PITTSBURGH (93-7 The Fan) — Todd Graham made it pretty clear when asked if late game sacks were an issue of quarterback Tino Sunseri holding the ball too long in the pocket.
Both of them?
He expounded upon those answers Monday in his weekly press conference, saying multiple factors go into Sunseri getting sacked.
One, Sunseri holds the ball too long and doesn’t always pounce on opportunities for the split second they are available. Two, receivers run the wrong routes at times and execute their play calls incorrectly. Three, the offensive line is very young now without senior guard Chris Jacobson.
It all factors into the tempo in which Graham wishes to operate.
“Someone asked me what’s wrong with the offense?” Graham said. “We’re not running it.”
Sunseri echoed some of his coach’s comments after Pitt’s 23-20 loss to Notre Dame at Heinz Field. He said there are issues in execution throughout the offense that need to be corrected, but said they’re close.
“We’ve just got to learn to finish,” Sunseri said. “We’ve got to learn to finish in every way. We’re going to.
“We’re so close we can touch it. That’s the big thing, and that’s the thing that’s so frustrating right now in our locker room. We feel like we are inches away from really busting this open and really being in that (up-tempo) offense, understanding it and be able to put points on the board.”
The Pitt offense has been consistent in several areas. Sunseri has done a good job of finding his receivers on underneath routes and out in the flat. He completed 22 of 30 passes without an interception Saturday.
Running back Ray Graham has been a big part of those types of routes, as evidenced by his eight catches for 43 yards to lead the team. He’s also been the biggest playmaker on the team running the ball, as he toted it for 89 more yards Saturday to bring his season total to 508 yards through four games (seventh nationally).
But pushing the ball downfield in big chunks through the air has been an issue. Sunseri hasn’t been very accurate on his deep passes and, when he was Saturday, wide receiver Devin Street dropped a pass that would have set the Panthers up inside the redzone.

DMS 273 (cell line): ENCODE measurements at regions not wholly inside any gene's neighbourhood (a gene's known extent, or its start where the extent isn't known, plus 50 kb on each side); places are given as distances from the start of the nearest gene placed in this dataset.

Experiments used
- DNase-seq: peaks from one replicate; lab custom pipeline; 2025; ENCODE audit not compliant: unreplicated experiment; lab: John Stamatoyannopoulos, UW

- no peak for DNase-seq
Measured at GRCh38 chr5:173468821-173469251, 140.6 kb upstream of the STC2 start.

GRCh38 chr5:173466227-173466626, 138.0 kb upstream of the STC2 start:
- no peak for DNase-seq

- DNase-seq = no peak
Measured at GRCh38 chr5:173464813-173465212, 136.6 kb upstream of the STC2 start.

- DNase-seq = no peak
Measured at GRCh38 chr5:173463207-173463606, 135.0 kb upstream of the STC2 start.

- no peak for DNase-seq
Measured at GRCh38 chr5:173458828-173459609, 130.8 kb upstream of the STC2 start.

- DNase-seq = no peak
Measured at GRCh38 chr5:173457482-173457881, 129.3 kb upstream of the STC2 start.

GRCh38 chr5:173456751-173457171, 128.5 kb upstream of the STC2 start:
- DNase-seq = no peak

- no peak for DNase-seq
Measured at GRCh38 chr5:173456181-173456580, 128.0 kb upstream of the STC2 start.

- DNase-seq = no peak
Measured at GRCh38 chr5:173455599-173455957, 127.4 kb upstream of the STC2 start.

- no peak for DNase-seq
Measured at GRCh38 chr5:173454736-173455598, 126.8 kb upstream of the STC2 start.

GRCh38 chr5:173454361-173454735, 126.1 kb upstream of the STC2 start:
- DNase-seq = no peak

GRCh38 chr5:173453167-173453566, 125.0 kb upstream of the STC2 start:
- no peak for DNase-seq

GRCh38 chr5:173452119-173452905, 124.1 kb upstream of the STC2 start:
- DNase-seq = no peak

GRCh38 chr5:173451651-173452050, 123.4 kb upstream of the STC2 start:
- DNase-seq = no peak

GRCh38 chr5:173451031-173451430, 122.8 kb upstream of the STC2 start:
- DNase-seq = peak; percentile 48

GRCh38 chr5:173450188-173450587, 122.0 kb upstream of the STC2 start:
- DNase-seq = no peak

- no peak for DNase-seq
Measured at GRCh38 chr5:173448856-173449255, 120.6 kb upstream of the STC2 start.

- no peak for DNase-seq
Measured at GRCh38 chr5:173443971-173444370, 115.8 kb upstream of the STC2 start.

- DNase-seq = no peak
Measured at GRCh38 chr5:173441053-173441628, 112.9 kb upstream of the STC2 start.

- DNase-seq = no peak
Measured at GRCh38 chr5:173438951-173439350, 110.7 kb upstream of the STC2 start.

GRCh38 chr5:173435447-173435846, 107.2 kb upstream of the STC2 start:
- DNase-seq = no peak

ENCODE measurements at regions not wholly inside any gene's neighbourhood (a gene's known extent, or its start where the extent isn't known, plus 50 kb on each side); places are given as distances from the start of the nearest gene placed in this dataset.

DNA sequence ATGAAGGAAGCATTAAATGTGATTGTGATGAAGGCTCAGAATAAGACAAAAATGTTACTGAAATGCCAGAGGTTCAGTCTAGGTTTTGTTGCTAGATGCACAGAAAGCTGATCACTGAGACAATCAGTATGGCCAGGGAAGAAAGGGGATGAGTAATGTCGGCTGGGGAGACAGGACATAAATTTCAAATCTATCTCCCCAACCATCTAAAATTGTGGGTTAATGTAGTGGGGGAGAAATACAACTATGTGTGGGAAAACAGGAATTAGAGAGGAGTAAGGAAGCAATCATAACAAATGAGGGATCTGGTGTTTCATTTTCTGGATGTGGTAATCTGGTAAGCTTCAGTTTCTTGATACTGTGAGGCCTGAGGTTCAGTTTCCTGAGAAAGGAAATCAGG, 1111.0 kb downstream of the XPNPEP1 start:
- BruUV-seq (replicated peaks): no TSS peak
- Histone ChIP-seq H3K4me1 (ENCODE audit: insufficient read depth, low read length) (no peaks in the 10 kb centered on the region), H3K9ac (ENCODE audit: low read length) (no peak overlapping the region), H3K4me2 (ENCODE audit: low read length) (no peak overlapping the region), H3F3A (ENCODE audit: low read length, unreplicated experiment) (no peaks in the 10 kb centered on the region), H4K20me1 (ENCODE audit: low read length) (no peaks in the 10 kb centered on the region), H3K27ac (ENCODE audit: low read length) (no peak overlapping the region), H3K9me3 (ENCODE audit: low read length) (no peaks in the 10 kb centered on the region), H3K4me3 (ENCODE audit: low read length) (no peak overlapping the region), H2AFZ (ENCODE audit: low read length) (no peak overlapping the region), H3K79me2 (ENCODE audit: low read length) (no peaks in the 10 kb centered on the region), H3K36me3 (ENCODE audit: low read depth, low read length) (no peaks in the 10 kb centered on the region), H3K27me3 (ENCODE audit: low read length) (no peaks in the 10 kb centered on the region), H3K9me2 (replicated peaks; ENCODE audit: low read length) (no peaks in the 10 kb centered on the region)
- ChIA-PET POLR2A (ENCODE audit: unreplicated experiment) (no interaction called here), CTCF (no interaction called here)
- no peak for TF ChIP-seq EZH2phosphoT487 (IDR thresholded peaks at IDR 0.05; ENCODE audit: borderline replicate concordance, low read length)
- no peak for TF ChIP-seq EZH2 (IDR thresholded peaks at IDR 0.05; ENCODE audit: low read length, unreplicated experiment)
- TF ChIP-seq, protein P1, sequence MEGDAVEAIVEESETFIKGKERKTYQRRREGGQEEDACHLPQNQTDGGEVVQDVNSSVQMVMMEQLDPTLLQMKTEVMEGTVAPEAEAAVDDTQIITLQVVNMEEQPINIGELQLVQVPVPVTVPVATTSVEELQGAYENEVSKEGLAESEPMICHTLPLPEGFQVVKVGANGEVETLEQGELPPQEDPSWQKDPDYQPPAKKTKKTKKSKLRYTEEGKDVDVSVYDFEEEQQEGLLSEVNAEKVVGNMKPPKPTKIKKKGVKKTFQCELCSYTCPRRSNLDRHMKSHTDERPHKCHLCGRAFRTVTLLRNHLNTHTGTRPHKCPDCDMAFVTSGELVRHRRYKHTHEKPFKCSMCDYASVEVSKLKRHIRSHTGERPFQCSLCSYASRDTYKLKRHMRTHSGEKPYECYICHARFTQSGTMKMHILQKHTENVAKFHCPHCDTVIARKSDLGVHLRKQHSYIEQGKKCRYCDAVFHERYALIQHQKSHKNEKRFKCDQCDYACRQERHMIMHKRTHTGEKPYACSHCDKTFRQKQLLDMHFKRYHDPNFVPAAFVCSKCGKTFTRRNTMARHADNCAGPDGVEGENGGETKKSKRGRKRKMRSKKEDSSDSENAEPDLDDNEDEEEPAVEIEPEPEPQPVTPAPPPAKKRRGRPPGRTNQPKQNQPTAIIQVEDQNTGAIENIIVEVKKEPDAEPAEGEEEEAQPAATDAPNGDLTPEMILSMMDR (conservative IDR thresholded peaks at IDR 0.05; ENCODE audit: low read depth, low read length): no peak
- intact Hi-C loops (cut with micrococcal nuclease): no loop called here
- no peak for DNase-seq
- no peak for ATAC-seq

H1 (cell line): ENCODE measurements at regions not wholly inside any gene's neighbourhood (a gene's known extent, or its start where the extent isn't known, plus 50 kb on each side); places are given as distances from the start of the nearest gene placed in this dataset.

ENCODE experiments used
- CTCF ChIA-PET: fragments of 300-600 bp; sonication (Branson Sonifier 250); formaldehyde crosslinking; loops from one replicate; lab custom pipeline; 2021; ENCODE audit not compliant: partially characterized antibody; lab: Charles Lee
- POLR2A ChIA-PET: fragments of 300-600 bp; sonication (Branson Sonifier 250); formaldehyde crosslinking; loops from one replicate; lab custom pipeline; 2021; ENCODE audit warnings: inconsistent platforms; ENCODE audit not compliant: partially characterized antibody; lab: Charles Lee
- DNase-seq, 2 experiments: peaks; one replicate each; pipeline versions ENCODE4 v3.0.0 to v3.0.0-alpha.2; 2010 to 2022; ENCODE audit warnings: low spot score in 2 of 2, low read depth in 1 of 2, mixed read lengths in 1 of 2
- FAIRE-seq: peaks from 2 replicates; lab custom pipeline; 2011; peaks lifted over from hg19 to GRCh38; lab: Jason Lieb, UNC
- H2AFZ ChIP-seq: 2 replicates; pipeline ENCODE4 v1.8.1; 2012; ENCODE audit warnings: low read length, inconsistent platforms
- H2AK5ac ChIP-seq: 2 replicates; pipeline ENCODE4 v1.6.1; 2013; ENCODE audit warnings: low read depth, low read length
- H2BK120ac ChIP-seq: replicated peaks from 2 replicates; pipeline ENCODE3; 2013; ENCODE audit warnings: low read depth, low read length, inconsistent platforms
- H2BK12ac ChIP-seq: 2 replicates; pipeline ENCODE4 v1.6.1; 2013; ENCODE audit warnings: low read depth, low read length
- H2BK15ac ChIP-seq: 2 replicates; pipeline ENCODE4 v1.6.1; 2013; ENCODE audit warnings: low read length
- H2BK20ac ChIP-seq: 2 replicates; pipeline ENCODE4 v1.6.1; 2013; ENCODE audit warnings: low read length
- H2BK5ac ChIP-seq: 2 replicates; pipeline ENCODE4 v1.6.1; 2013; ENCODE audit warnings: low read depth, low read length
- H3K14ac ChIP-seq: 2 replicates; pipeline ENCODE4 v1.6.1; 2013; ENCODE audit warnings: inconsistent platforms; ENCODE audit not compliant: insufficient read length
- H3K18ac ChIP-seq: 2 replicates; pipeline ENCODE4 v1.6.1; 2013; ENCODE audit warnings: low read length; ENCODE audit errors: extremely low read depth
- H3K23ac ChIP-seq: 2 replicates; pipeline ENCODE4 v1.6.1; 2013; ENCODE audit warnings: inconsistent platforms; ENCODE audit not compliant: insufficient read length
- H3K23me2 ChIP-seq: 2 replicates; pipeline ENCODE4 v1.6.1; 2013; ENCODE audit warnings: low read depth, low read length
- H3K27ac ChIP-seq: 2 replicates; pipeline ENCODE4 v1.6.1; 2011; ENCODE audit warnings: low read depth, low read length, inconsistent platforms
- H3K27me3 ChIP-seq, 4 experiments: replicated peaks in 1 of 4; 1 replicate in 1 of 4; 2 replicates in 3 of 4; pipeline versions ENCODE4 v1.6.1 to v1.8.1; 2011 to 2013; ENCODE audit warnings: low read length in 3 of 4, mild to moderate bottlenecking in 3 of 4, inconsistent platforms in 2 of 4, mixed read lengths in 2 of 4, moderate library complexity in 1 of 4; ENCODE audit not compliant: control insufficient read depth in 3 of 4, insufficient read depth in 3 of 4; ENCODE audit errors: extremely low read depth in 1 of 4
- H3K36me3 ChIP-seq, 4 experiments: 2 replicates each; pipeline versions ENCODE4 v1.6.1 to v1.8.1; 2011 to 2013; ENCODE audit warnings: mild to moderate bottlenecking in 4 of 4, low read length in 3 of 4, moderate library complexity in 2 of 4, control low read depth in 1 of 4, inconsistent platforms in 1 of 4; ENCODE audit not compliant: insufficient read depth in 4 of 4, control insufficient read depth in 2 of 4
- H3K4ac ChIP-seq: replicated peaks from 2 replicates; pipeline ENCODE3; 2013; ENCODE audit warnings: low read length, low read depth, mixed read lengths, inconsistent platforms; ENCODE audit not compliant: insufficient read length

“We’ve gotta be able to push the ball vertically down the field,” Graham said. “If you watch our drives, every time we hit what I call a Bang-8, or a quick post, or a Seven-Cut, you see the drive start moving. If you have to execute 17 plays, four yards a pop, it’s tough to do that.”
Inability to stretch out defenses along with mental errors on the offensive line and at the skill positions has played a big part in causing Pitt’s offense to sputter and given headaches to fans that still search for what “high octane” truly means.
Graham said they’ve simplified things as much as possible. He even said the offense is ”so simple it’s hard for me to watch.”
Now it’s all about executing.
“Offensively, just too many penalties,” Graham said. “We had four procedure penalties, a critical holding penalty, too many misreads holding the ball.
“After watching the film (it was) just a lot of mental errors.”
In the end, though, Graham said Tuesday the blame is on him.
“I have a great deal of confidence in these players,” Graham said. “I really like how the team leaders have taken ownership of this team. And one of the things that I want to make perfectly clear is that everything we do, I am accountable for. Period. I am.
“I’m not pointing fingers and you will never hear excuses come from me. When I say “we” aren’t getting the ball out, I’m not talking about Tino Sunseri, I’m not talking about Trey Anderson, I am talking about we, I’m talking about [quarterbacks coach] Todd Dodge, I’m talking about Todd Graham, because it is our responsibility to coach and teach them.”